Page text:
A young girl weaves along a mountain road, taking calls, rummaging around her handbag and generally doing everything but wearing a sign that says 'future trauma victim: give generously' to let us know she's going to be a damsel in distress within the film's opening minutes. Fortunately rescue-chopper pilot Ray Gaines (Dwayne Johnson) and his team are taking a film-crew around the area to show them their daily routine and before you can raise an eyebrow, he's edging the helicopter into an impossibly tight cliff-face and managing to save both the girl and his crew. All in a day's work, miss.
However his personal life is a little less organised. He's estranged from his wife Emma (Carla Gugino) who's just served him divorce papers and due to his heavty-workload it means that her new boyfriend Daniel (Iaon Gruffudd) will get to spend the weekend bonding with Ray's daughter Blake (Alexandra Daddario) instead of him.
That will prove the least of his problems when that heavy workload is linked to unusually tectonic plate activity further up the coast. CalTech Scientist Paul Giamatti thinks he may have finally worked out a way to predict the natural phenomena, but it comes too late as the Hoover Dam takes a direct 'hit'. His readings indicate this isn't the main problem - it's the sign of an escalting series of ground-movements and within hours both LA and San Francisco are also feeling the earth move.
With Emma and Blake trapped in separate cities, Ray and his disconnected family must each find a way to not only survive the various chaos and carnage being thrown at them, but also a way to reunite...
San Andreas may already be on target to beat Johnson's recent Hercules endeavour in opening box-office but it's a strange mix of an effective 'disaster-porn' tentpole and a by-the-numbers endeavour, with those numbers dutifully being counted out on the Richter Scale somewhere between 7 and 10 and achieving a similar rating depending on your mood. In many ways it's good fun, the kind of film that you relaise will never win an Oscar and for which a script is largely a bonus... two hours of mindless fun and that's not always a bad thing.
Dwayne Johnson is... well, The Rock. That's meant to be neither damning nor high praise. Johnson, a very capable actor given good material, has been far better than he is here, but recently he's fallen back on the familiar but highly profitable ground he covered in his early career where he essentially has to frown, pump a few muscles and save the day by applying testosterone noogies to the laws of physics. In that respect, this is walk in the park and he handles himself perfectly well, knowing that his 'Ray' is an archetype in a movie that's been blueprinted rather than written.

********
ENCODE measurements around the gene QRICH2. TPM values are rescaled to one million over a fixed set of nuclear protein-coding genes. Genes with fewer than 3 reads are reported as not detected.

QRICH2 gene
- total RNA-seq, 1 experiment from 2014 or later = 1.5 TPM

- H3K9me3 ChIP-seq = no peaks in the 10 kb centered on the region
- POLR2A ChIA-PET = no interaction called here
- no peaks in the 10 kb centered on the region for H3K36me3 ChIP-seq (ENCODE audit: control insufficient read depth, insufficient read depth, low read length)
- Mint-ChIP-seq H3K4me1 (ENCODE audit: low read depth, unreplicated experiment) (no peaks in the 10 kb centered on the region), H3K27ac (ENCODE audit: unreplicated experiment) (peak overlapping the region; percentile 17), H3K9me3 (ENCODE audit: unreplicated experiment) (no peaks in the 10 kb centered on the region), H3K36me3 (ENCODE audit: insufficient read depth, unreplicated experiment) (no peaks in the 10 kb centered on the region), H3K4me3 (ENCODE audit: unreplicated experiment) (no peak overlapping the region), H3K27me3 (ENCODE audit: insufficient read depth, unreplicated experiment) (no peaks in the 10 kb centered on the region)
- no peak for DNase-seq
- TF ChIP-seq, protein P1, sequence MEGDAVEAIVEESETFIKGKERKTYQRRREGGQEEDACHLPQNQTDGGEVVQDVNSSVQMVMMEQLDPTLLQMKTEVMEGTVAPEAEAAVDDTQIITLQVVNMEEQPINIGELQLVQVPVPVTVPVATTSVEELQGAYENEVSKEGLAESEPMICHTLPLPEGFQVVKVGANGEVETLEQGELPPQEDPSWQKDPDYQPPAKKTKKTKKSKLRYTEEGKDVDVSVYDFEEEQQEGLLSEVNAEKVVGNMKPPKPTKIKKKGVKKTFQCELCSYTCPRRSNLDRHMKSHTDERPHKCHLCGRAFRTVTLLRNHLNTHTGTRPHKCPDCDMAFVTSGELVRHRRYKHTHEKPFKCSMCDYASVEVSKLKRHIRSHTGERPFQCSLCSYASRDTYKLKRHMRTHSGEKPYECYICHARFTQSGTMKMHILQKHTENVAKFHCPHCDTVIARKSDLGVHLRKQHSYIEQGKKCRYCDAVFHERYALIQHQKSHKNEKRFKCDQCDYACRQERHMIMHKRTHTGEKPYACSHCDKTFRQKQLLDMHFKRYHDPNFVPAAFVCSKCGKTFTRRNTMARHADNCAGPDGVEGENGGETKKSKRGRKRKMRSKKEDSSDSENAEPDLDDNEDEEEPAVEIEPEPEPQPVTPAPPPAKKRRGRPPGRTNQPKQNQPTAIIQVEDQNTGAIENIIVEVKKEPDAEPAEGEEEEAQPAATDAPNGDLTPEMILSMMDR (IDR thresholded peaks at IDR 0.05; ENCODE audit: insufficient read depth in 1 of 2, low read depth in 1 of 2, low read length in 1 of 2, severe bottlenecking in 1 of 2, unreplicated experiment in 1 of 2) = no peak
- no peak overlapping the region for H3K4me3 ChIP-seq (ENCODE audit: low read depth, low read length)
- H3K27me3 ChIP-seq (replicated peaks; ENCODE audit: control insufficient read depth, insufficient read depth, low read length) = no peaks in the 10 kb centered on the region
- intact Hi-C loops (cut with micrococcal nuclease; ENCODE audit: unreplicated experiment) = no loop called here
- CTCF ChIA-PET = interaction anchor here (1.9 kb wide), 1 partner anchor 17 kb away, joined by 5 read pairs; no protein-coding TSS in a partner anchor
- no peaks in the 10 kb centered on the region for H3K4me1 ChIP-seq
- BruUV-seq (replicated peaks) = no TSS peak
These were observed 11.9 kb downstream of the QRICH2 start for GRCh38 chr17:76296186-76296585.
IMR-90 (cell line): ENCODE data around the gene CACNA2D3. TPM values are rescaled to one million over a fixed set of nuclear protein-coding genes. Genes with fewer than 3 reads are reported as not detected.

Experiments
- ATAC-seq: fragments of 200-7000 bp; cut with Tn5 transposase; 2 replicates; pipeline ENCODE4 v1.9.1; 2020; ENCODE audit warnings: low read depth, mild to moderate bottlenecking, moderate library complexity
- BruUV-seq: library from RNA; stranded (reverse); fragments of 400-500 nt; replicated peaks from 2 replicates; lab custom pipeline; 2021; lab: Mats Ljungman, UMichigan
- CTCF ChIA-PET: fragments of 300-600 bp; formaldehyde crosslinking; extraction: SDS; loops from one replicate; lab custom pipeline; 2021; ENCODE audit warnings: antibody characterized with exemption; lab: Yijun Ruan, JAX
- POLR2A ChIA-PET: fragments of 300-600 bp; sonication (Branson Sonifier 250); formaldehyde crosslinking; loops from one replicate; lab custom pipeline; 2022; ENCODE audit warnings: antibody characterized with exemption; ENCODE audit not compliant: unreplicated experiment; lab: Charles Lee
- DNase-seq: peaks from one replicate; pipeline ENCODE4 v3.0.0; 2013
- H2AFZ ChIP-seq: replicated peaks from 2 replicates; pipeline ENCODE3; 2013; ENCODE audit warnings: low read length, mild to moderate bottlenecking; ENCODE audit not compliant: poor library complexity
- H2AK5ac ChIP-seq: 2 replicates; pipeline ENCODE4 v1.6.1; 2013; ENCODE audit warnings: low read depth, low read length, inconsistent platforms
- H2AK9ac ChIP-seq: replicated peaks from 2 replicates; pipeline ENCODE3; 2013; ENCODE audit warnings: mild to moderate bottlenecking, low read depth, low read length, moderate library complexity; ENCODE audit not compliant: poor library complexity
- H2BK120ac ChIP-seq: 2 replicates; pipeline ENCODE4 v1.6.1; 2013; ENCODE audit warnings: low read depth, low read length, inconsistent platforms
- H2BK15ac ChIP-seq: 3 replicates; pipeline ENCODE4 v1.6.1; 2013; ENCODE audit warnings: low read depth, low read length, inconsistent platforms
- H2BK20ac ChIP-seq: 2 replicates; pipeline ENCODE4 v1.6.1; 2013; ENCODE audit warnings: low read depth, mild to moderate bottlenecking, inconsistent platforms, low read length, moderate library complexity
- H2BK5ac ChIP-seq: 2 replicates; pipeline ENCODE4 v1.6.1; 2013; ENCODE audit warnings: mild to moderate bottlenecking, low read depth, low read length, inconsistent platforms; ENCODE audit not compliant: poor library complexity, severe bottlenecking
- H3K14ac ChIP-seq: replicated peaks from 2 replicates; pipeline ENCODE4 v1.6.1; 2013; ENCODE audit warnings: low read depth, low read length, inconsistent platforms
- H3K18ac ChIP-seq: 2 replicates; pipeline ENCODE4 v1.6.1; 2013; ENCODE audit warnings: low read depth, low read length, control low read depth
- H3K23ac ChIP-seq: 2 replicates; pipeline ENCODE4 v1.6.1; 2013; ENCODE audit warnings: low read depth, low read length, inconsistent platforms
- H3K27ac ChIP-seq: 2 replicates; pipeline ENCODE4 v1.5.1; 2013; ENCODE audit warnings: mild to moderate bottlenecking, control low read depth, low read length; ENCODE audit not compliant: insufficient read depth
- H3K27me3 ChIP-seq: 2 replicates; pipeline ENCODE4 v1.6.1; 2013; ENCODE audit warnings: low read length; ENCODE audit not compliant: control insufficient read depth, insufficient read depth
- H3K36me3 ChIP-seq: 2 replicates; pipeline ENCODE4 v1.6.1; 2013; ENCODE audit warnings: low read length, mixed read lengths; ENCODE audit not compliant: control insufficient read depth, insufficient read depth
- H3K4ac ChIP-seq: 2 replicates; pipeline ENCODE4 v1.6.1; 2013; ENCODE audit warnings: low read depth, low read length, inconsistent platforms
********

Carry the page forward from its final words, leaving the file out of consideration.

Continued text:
Gugino as the almost-ex, Emma, is not quite the eternal damsel in distress - managing to suitably provide her own moments of bravery - but is all too often simply deferring to Johnson's Ray and providing the 'feels' about the death of their other daughter that caused a suitably tectonic shift in the foundations of their marriage. Truth be told, though, there's a few thankless supporting roles largely populated by well-established, familiar actors reduced to day-player status via under-written roles and the feeling that they feel like ballast more than necessity. Ioan Gruffud as Daniel Riddick, Gugino's rebound richer-than-God boyfriend, might as well have had 'Inferior-to-the-Rock-in-every-way' tattooed across his disposable forehead... and for a full-on disaster movie, it's likely that Archie Panjabi's tv reporter 'Serena' saw more green-screen action in the season finale of The Good Wife than she does in the whole of San Andreas - her scenes largely consisting of throwing a series of scientific questions and exposition to equally wasted expert Paul Giamatti before continiously diving under one of many tables.
However the prize for set decoration largely goes to Kylie Minogue in a role so pointlessly brief - one that can be literally measured in seconds - that you may not only wonder why she turned up but be unsure who her character was anyway (actually, Dirty Dan's even more callous sibling).
The Brad Peyton-directed film stubbornly follows the template of every mid-1980s action-fest to arrive in cinemas since - particularly the Roland Emmerich 'end-of-days' titles: essentially going with the rule of divide (your characters) and conquer (obstacles to reuniting them). Like those so-called aftershocks, such obstacles increase exponentially, becoming more and more likely in their ability to kill our main cast, but failing.
The visual-effects, as one should now expect, are technically fantastic, depicting the destruction of California with so much glee and excellently-pitched pixels that Republicans are likely to be feeling confident their overdue Rapture has finally arrived on target. But, equally, there's not a single shot in the film we haven't seen before in countless other outings. Armageddons have become interchangable and we've now got disaster fatigue from umpteen cinematic buildings crumbling to the ground... and even an obligatory tsunami has lost its 'wow' power since technology gave us waves to die-for in the far more harrowing The Perfect Storm way back in 2000.
San Andreas really shouldn't work... its foundations are as uneven and unreliable as the shifting earth and by the time it's all done it collapses under sheer force of gravity. And yet if you go with the flow and simply take it as an over-the-top, end-of-the-world, chew-the-scenery tribute-band to the apocalyptic overtures of the past, then you'll likely overlook its mant faultlines and simply enjoy it as a SyFy Movie-of-the-Week with added star-power and a higher budget. And there are certainly worse things to be.
San Andreas is released by Warner Bros. across the UK from today...